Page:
Sunday, August 12, 2012

Why Europe Matters to Your Portfolio

Investing is a complex game. For all the focus on bottom up fundamentals, sometimes it is really macro considerations that guide stock prices. Or rather, sometimes macro events pre-empt the changes in the underlying earning potential. I think we are seeing that now, with the investment focus firmly on events in the Euro Zone and particularly Greece. These issues may seem tangential, but a lot of US companies have been reporting weaker European numbers recently and are referencing an increase in caution amongst European customers.

For example, NetApp $NTAP repeatedly mentioned caution amongst CEOs over the European crisis as being a reason for giving such weak guidance.  GE $GE declared that it was watching Europe with ‘caution’ and that even trading in healthcare in Europe was ‘tough’.

The banking sector is not immune either and, if there is a credit shock caused by a hard default in Greece ,the banks with large European operations like JPMorgan Chase $JPM or Goldman Sachs $GSS will get hit too. However, it doesn’t stop there. Technology is a major export industry for the US and despite its strength this year Apple $AAPL would not be spared. As for the eponymous

Facebook $FB  whilst everyone is –correctly- focused on its lack of a coherent strategy to monitize mobile, it’s easy to forget that it needs to increase penetration rates and revenue generation from less mature markets in Europe.

I guess what I am trying to say, is that no industry is truly immune from a potential European crisis.  With this in mind, I thought it would be useful to produce some rough numbers for what the Euro Zone needs to do with its debt situation.

Stabilizing the Debt/GDP Ratio

I think most people would agree that the key to reducing bloated Government Deficits is to initially stabilize them and then reduce them. Therefore, I’m going to try and find a way to quantify what these Governments need to do to adjust from their existing plans in order to do this. This could serve as a useful indicator for the feasibility of their plans.  All the numbers and projections are taken from OECD data.

For those that are interested, the calculation for the ‘stabilizing deficit’ is equal to (Debt % GDP *(i-g))/(1+g)  where ‘i’ is the borrowing rate (assume the current 10 year yield) and ‘g’ is the nominal GDP growth rate.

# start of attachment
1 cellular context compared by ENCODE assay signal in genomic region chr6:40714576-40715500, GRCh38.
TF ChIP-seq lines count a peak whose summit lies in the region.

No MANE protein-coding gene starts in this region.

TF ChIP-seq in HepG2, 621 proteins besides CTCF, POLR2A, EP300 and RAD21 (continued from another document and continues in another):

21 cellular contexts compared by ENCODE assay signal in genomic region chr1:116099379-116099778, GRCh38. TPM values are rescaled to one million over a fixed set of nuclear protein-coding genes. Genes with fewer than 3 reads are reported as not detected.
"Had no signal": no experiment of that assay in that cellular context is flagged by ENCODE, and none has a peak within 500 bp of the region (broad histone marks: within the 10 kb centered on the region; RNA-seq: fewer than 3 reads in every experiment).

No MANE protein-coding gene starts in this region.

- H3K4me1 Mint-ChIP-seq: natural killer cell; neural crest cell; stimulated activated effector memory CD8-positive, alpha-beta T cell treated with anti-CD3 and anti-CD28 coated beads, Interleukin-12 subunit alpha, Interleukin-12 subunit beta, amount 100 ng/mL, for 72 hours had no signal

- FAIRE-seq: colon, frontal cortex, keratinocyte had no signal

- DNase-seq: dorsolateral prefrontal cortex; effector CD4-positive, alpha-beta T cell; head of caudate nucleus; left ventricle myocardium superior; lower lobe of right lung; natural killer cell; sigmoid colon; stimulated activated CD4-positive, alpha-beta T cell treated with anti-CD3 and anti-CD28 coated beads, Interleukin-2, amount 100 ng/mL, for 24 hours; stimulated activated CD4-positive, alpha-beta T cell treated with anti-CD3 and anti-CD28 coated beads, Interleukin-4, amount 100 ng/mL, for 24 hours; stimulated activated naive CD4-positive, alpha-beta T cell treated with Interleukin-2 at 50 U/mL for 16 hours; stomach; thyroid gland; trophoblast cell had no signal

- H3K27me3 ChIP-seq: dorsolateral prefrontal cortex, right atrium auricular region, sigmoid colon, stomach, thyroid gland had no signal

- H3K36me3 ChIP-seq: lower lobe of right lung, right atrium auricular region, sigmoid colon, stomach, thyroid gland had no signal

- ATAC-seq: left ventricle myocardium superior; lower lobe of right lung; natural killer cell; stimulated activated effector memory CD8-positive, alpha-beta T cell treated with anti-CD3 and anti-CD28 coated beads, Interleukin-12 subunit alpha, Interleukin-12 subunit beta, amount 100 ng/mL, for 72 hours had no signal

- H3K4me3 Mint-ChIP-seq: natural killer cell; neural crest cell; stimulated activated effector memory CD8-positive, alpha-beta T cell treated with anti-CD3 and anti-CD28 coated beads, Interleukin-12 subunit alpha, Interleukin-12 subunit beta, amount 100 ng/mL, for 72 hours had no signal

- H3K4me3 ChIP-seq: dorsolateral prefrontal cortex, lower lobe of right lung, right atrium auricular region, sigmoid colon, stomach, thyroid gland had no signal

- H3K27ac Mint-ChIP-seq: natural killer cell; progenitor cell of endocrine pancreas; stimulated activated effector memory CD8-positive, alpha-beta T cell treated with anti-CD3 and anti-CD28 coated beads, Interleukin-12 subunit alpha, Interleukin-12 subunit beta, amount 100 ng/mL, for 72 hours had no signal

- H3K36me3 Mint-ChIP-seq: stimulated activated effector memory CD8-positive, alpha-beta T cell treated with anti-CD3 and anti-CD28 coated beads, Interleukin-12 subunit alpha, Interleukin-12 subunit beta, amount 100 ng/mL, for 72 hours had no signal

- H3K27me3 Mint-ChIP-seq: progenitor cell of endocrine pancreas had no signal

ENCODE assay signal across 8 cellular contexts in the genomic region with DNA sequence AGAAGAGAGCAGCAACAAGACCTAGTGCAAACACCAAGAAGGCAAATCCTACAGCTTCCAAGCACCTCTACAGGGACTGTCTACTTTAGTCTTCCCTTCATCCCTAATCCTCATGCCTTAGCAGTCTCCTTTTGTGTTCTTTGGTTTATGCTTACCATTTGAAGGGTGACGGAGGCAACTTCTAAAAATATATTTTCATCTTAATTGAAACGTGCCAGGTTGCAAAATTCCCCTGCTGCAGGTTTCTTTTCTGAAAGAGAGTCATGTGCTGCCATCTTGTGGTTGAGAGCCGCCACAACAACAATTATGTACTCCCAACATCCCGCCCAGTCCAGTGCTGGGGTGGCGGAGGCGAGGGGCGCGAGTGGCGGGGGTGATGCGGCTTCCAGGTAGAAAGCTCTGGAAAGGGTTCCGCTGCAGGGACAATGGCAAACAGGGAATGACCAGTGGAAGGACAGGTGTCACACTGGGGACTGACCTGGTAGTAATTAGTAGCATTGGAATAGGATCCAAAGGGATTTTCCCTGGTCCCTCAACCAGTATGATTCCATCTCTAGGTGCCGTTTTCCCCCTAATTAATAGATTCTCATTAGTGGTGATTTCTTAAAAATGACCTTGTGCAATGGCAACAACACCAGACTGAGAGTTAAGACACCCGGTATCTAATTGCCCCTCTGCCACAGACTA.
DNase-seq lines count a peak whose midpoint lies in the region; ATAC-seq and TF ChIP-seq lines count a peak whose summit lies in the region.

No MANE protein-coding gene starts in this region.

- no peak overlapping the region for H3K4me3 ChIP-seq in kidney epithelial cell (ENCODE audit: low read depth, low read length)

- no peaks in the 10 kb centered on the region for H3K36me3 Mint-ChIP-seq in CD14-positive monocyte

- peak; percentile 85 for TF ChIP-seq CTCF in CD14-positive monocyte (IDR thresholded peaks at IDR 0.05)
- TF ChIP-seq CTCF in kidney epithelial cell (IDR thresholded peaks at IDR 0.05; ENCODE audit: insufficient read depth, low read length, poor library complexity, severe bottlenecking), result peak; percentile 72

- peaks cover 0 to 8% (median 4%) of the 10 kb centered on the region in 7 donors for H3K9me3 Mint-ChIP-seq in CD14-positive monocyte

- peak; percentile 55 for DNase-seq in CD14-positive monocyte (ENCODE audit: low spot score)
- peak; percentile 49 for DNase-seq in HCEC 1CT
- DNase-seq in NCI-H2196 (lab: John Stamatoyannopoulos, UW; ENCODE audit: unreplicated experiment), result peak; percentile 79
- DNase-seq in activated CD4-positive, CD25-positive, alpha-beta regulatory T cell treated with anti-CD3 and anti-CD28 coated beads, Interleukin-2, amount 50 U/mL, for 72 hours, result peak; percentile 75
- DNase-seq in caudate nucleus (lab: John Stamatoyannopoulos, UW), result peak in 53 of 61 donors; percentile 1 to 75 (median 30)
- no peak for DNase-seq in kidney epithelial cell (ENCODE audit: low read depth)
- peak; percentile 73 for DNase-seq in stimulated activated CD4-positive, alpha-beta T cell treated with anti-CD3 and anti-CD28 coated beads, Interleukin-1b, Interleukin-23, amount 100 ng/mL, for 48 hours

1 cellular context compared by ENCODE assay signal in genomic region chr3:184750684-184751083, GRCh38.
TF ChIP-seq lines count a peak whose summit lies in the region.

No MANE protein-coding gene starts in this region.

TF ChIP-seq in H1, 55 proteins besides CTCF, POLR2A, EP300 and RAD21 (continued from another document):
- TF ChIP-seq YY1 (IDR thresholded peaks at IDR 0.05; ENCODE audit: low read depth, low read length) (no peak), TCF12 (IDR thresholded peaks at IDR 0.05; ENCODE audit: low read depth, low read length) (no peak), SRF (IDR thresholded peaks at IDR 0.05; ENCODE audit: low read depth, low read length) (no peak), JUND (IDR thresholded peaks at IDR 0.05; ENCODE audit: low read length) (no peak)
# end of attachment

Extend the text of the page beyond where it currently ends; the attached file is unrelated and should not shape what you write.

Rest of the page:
Greece, Portugal and Ireland are obviously not financing themselves in the marketplace but rather, are being financed by loans from the ECB.  I don’t want to dwell on Greece because, simply put, I think they are going to default and leave the Euro soon.

With regards to Portugal and Ireland, I think that, realistically, they are going to have to take future haircuts on their debt. The European banking system won’t like this, but it has had long enough to prepare. Another point, the UK/US has substantive performing assets (banks) that they bought as a consequence of the crisis, so their net position is rather better than implied here.

The data under ‘stabilizing deficit’ is particularly interesting. It represents the Government Deficit that a country could run in order to stabilize the Debt/GDP ratio. Any country with a positive number implies that they need to run a surplus. A negative number implies that they could run a deficit and still theoretically stabilize the forecast Debt/GDP.

I’ve represented this data graphically here. Negative is good.

Of course, this is wonderful but what we need to do is understand just what kind of adjustments should need to be made from their existing plans in order to start stabilizing the Debt/GDP ratios. This is what the adjustment column is for. Again, I have demonstrated that here positive is good.

According to this analysis -which I confess is only a rough estimation- only Germany is actually on schedule to start reducing its Debt/GDP ratio in 2012. It could even spend more in 2013 and still be reducing the ratio. As for the rest, they need to do more to reduce spending. Of particular concern will be Spain and its troubled housing market, whereas, Italy’s situation looks better than the UK’s.

Can it be Done?

The real question relates to the possibility of achieving these targets. Governments have reduced debt ratios over sustained periods in the past, but it hasn’t been done in a global environment of slow growth. Perhaps the best way to judge this would be to see what has been achieved over the last couple of years?

I’ve compared what the OECD was forecasting in 2011, for 2012 Debt/GDP versus what they are estimating now. It’s a good way to see what kind of improvements have been made. In this case I am going to look at net financial Debt/GDP because I think it gives a better approximation. Positive is good.

Italy, Spain and Ireland have shown that they can shave a few points off Debt/GDP so it can be done.
In conclusion, I think Portugal and Ireland will have to see future haircuts on their debt if they are to get back to a sustainable debt path. However, what investors need to understand is how much of an outlier Greece is. In truth they were never really in with a chance and, I think their retention in the Euro Zone is only causing them and everybody else, more damage than good at the moment.

These problems will be ongoing and with us for years to come. That said, if Greece is dealt with and Portugal and Ireland see haircuts, it is not unfeasible that the Euro Zone will hold and all of its countries will get back to raising money on the debt markets.

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